Skip to Content
Stock Strategist Industry Reports

Don’t Panic Over Weaker Jet Orders

Even with faltering demand for large wide-body jets, we still see investment opportunity in firms exposed to the strength of the narrow-body market.

Mentioned: , , , ,

Aerospace data firm Ascend recently hosted an update on the aerospace market. The company was sanguine on current market dynamics but warned that indicators are flashing orange. Our nuanced view posits that larger wide-body jets remain the biggest concern for  Boeing (BA) and  Airbus (AIR), but narrow bodies look more secure. Regional jet growth looks underwhelming, but  Embraer (ERJ) still enjoys a commanding position. We point to Airbus,  Safran (SAF), and  United Technologies (UTX) as the three names that will benefit most from the narrow-body upcycle.

This year will see flat to declining commercial jet backlogs for the first time since 2009. But we don’t see order weakness as a reason to panic, particularly in narrow bodies. According to Ascend, narrow-body backlogs cover planned production rate increases to about 60 aircraft per month through the end of this decade, giving us comfort that rates will move up. Backlogs represent 9.5 years of production, and this cushion combined with hundreds of Airbus A320 and Boeing 737 operators provides manufacturers with potent risk-management levers. We note that manufacturers put these levers to good use in 2009-11, moving delivery rates up in the face of weak demand. In addition, Ascend displayed data showing a healthy narrow-body lease market, with used values still slightly above fundamental values.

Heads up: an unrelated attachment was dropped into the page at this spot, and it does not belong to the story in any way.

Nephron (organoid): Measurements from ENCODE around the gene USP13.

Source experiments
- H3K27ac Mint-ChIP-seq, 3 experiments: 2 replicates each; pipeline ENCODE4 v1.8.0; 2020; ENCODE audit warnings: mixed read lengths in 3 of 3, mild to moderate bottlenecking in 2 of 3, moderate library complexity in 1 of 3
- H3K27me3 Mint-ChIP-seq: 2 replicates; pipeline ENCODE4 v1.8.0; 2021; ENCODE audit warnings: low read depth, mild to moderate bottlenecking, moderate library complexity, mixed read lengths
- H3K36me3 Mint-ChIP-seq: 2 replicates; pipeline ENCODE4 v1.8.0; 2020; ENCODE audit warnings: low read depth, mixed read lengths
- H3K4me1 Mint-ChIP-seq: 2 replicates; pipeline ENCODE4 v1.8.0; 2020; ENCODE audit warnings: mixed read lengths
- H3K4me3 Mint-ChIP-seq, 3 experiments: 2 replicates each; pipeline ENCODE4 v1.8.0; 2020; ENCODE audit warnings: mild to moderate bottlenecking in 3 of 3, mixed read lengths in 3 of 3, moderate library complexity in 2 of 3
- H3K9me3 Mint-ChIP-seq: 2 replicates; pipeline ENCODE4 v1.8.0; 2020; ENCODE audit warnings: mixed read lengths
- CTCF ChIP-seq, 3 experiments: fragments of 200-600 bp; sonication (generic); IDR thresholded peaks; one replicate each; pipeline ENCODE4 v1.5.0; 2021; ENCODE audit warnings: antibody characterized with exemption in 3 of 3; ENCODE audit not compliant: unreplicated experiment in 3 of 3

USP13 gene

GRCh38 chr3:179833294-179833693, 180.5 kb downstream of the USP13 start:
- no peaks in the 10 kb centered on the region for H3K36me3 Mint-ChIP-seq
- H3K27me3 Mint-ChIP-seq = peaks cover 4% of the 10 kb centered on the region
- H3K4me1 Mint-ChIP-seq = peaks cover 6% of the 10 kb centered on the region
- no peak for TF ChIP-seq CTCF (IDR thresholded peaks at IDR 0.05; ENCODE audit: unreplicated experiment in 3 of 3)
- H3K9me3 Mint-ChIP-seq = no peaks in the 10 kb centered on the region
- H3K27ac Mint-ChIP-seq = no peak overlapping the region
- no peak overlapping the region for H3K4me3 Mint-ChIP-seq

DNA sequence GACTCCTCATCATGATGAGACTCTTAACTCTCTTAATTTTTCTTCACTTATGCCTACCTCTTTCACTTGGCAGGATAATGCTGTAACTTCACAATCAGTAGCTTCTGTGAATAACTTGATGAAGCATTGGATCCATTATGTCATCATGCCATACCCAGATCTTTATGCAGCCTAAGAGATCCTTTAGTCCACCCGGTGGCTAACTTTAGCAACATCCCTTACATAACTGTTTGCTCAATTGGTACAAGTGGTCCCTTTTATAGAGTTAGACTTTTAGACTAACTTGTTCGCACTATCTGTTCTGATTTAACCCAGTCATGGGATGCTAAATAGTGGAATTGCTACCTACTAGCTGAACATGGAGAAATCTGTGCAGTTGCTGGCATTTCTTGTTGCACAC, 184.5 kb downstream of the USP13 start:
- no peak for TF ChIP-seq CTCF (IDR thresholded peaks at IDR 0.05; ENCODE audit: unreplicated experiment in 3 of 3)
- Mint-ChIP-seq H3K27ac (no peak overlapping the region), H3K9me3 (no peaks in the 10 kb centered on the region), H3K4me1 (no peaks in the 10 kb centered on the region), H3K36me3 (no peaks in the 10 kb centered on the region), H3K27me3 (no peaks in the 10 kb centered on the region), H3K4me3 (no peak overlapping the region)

Chris Higgins does not own shares in any of the securities mentioned above. Find out about Morningstar’s editorial policies.

Transparency is how we protect the integrity of our work and keep empowering investors to achieve their goals and dreams. And we have unwavering standards for how we keep that integrity intact, from our research and data to our policies on content and your personal data.

We’d like to share more about how we work and what drives our day-to-day business.

We sell different types of products and services to both investment professionals and individual investors. These products and services are usually sold through license agreements or subscriptions. Our investment management business generates asset-based fees, which are calculated as a percentage of assets under management. We also sell both admissions and sponsorship packages for our investment conferences and advertising on our websites and newsletters.

How we use your information depends on the product and service that you use and your relationship with us. We may use it to:

  • Verify your identity, personalize the content you receive, or create and administer your account.
  • Provide specific products and services to you, such as portfolio management or data aggregation.
  • Develop and improve features of our offerings.
  • Gear advertisements and other marketing efforts towards your interests.

To learn more about how we handle and protect your data, visit our privacy center.

Maintaining independence and editorial freedom is essential to our mission of empowering investor success. We provide a platform for our authors to report on investments fairly, accurately, and from the investor’s point of view. We also respect individual opinions––they represent the unvarnished thinking of our people and exacting analysis of our research processes. Our authors can publish views that we may or may not agree with, but they show their work, distinguish facts from opinions, and make sure their analysis is clear and in no way misleading or deceptive.

To further protect the integrity of our editorial content, we keep a strict separation between our sales teams and authors to remove any pressure or influence on our analyses and research.

Read our editorial policy to learn more about our process.